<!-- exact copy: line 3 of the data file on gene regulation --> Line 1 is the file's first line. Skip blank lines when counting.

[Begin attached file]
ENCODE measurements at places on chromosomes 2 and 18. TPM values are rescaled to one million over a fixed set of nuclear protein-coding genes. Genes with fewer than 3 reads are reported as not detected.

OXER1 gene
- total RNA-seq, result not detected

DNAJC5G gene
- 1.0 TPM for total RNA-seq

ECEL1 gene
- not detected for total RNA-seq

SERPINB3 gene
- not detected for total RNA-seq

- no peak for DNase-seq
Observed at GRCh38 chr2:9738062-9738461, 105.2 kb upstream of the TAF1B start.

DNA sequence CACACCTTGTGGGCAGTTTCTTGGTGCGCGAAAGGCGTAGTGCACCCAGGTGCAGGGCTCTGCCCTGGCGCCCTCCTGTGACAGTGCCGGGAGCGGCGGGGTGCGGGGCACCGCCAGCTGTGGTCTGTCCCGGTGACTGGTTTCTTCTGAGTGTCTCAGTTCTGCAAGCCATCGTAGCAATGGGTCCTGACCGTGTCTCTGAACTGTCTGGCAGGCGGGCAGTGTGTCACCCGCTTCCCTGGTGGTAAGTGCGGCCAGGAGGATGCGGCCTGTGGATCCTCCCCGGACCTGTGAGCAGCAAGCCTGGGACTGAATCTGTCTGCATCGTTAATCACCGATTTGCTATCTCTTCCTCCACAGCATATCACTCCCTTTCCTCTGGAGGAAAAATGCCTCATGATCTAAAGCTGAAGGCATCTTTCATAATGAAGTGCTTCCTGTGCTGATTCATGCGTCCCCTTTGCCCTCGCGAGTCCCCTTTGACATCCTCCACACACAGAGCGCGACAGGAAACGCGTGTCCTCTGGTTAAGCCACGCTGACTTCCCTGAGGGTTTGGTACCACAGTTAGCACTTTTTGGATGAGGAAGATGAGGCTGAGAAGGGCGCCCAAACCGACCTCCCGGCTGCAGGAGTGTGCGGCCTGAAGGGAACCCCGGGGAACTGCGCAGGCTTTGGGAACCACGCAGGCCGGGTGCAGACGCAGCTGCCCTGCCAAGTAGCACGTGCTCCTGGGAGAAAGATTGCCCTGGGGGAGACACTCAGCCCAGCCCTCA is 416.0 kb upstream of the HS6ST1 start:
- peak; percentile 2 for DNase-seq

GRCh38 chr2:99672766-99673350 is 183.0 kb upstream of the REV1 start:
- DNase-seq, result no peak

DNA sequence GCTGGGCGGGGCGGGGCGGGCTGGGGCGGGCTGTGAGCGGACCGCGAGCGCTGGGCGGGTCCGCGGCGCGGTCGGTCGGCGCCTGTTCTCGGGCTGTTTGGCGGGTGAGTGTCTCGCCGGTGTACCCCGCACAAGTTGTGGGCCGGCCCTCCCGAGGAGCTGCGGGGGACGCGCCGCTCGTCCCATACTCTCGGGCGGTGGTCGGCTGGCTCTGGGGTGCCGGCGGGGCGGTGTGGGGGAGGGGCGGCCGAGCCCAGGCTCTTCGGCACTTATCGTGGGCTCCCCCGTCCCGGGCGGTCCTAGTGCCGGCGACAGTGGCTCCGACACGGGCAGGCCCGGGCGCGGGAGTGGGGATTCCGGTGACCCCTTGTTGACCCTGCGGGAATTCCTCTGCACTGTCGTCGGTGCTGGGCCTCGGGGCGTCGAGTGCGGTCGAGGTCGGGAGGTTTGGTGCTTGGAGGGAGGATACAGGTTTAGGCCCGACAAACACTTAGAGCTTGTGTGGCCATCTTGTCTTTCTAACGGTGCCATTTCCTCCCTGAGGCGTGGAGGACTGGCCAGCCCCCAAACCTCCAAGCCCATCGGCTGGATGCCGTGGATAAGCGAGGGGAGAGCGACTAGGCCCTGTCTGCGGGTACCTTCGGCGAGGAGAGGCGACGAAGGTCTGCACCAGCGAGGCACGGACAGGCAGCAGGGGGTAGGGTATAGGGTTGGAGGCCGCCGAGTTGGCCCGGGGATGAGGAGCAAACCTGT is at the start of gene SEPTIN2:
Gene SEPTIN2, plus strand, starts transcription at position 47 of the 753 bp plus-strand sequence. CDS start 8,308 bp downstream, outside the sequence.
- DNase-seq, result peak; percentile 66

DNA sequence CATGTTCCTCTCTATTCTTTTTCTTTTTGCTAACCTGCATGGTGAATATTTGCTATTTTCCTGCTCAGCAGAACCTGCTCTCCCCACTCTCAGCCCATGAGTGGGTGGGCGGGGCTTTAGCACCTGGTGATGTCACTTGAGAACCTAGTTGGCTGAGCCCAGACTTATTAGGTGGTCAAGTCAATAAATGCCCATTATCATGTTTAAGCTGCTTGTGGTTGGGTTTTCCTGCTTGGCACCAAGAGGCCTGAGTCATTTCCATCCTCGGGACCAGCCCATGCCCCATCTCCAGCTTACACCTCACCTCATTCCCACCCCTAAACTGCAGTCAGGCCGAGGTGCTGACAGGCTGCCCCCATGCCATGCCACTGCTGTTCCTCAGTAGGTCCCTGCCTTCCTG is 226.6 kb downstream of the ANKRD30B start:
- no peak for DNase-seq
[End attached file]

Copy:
- total RNA-seq, result not detected